Some theologians have taken issue with Andy Stanley’s recent column claiming that the Ten Commandments do not apply to Christians.
In an opinion column published earlier this month by Relevant Magazine, Stanley discussed the tendency of many American Christians to erect Ten Commandments displays.
Over time, the son’s church eclipsed the father’s church in terms of attendees, and today Andy Stanley is one-third of what I call the Evangelical Trifecta: Rick Warren, Bill Hybels, and Stanley. Quite interestingly, Warren is based on the west coast; Hybels holds down the Midwest from Chicago, and Stanley is entrenched on the east coast. In more ways than one, they blanket the country and absolutely control the evangelical narrative. Their books and methologies totally dominate evangelicalism and their church growth techniques are now American dogma.
The growing popularity of “New Age” beliefs likely stems in part from fewer Americans following traditional religions, according to political analyst Ruy Teixeira.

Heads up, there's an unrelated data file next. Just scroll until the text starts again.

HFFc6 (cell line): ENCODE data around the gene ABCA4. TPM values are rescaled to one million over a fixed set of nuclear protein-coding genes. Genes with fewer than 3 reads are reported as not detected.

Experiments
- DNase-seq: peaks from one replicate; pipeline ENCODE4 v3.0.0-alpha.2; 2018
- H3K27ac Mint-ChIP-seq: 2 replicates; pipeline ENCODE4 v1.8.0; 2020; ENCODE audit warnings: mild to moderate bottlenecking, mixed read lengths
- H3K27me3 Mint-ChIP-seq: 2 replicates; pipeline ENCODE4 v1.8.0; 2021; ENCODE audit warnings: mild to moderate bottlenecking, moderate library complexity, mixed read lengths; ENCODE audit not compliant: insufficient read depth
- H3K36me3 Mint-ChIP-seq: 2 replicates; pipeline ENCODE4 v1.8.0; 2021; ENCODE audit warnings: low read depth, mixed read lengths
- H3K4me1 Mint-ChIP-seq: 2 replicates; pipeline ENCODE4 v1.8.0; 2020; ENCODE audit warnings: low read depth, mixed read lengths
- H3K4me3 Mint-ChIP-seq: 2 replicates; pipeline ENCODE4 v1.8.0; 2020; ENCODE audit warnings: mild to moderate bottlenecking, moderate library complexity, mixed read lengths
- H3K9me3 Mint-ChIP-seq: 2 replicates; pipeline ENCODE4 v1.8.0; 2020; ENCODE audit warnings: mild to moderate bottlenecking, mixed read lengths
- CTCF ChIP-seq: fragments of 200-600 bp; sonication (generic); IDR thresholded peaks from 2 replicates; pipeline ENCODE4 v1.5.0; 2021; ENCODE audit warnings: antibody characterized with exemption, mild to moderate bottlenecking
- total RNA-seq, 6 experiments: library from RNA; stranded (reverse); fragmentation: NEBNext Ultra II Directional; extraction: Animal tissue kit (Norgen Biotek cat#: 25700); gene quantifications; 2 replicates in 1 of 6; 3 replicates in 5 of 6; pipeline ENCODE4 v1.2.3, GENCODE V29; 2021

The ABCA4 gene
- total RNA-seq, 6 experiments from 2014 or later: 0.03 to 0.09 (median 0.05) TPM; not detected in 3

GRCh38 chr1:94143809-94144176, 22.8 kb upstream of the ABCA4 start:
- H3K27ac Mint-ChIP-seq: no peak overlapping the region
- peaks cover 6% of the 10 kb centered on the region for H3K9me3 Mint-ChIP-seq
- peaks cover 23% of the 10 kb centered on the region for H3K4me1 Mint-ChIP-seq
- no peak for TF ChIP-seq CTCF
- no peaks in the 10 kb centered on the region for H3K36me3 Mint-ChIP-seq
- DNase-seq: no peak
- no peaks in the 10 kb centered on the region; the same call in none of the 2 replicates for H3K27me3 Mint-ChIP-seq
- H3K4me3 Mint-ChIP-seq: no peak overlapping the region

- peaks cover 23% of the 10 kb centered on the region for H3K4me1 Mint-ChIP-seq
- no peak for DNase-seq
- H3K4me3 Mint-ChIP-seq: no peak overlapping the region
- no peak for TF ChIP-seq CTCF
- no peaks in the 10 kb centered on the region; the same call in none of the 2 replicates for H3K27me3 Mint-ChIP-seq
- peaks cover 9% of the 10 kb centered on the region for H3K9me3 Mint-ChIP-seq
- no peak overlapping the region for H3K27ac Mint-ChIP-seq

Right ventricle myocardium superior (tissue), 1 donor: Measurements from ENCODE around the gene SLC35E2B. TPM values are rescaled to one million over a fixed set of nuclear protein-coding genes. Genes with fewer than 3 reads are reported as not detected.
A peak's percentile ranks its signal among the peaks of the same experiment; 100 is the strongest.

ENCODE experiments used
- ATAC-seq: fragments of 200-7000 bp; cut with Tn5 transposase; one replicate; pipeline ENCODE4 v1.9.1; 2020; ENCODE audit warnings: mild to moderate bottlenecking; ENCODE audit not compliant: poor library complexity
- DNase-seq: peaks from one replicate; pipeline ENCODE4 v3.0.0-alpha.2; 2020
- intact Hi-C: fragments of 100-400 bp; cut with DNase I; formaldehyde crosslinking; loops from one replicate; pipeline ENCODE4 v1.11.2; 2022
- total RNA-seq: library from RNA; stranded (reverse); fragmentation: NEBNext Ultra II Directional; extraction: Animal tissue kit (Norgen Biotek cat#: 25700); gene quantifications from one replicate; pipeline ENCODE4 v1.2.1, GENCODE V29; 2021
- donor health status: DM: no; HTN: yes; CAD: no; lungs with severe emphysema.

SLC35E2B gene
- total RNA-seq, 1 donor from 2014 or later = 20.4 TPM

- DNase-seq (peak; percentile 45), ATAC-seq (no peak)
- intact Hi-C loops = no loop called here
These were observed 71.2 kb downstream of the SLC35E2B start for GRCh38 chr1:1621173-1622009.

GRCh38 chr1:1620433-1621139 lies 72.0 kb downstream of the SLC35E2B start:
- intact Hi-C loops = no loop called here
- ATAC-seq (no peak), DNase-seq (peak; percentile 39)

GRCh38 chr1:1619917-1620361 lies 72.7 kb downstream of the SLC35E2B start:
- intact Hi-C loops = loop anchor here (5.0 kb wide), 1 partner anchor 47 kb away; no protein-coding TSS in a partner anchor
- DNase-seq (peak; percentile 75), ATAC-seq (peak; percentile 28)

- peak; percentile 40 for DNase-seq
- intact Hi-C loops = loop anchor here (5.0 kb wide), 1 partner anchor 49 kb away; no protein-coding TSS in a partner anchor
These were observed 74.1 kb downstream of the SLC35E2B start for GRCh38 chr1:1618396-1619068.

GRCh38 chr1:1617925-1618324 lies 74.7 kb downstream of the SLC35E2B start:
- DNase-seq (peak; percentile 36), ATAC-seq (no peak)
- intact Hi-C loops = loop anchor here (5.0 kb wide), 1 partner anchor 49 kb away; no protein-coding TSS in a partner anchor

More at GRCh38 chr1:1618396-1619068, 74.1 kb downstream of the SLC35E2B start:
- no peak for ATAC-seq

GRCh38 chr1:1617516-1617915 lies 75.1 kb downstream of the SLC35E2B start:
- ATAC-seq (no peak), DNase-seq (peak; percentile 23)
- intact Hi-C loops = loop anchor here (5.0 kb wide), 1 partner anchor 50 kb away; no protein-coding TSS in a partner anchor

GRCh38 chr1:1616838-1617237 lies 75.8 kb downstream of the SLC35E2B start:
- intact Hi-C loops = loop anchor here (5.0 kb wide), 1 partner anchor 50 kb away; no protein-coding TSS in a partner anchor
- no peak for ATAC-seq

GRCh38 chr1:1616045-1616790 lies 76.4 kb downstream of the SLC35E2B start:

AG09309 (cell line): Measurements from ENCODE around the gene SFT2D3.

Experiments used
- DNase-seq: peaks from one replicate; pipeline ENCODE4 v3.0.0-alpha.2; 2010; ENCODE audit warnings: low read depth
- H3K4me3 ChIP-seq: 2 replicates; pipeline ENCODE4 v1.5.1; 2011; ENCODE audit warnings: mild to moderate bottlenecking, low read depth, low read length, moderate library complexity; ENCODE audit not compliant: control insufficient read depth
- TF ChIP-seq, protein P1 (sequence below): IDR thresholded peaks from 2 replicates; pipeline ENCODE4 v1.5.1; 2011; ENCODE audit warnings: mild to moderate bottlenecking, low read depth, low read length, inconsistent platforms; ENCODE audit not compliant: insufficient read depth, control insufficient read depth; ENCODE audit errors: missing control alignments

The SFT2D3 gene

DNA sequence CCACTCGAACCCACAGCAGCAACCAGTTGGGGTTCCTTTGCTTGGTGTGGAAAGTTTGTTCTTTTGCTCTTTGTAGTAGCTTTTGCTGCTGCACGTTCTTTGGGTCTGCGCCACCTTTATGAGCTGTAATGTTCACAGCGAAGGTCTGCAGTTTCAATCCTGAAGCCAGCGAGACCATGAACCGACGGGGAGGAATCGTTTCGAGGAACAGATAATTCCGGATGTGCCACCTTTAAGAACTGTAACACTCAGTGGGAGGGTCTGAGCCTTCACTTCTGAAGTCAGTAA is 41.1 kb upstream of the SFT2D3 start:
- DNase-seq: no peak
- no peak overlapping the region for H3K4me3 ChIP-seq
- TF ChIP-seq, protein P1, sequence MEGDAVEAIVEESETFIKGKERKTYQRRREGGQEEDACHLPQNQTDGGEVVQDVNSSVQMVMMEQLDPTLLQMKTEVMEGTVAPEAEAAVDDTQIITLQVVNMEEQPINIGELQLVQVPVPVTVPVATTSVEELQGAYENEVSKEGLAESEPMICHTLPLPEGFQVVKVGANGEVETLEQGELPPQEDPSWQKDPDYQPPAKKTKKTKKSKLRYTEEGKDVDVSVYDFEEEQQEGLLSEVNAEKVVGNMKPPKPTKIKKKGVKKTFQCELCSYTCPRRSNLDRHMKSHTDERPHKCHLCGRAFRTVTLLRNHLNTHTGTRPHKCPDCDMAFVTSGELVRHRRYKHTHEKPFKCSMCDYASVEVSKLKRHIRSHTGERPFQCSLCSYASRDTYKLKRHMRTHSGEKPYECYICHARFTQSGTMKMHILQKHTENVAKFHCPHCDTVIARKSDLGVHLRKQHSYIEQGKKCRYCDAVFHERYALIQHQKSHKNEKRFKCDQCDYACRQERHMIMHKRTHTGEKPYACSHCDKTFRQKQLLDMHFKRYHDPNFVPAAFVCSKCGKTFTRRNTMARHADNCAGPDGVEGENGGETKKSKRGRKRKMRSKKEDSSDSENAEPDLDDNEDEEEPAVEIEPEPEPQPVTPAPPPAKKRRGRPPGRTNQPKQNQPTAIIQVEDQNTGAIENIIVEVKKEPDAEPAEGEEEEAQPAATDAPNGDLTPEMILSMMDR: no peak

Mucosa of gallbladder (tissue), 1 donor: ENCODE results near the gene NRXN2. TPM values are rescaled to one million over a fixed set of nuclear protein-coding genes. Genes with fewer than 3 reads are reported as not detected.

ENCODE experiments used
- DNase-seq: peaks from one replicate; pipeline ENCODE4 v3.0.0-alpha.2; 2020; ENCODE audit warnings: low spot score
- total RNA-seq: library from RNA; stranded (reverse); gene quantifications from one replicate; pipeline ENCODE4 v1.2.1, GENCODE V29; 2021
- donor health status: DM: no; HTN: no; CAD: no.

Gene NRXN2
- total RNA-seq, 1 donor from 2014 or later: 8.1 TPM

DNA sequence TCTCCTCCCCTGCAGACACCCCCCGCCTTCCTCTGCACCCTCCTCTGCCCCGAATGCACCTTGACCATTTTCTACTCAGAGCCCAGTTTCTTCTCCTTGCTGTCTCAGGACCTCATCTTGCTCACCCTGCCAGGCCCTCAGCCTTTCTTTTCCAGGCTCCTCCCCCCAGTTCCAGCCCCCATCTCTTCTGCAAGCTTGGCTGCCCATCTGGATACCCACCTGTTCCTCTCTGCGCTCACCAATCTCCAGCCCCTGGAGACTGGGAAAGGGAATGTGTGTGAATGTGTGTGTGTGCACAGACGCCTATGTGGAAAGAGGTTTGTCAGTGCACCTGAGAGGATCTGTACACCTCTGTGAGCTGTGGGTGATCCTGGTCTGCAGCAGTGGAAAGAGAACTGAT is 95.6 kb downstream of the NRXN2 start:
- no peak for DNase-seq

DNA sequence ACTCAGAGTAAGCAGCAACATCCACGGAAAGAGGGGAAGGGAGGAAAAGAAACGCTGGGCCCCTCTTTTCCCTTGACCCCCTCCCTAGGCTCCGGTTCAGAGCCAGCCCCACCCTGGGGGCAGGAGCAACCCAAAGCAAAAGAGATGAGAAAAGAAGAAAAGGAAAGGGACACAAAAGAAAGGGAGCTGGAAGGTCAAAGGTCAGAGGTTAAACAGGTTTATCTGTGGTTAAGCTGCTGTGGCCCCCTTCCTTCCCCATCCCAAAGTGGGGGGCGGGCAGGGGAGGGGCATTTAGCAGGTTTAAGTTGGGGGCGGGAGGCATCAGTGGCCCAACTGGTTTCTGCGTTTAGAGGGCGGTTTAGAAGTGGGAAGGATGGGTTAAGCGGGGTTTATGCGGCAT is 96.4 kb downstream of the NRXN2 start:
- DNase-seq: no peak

“The data suggests this is the fastest growing religious group in America, are people who don’t hold any firm religious beliefs,” Teixeira, a senior fellow at the Center for American Progress, said Wednesday on Hill.TV’s “What America’s Thinking.”
Most American adults self-identify as Christians. But many Christians also hold what are sometimes characterized as “New Age” beliefs – including belief in reincarnation, astrology, psychics and the presence of spiritual energy in physical objects like mountains or trees. Many Americans who are religiously unaffiliated also have these beliefs.
For the last three years, liberal Christians have told conservative Christians that we were hypocrites for supporting Donald Trump. We were told that we betrayed fundamental gospel values, that we sold our souls in an attempt to regain political power, that we outright denied Jesus.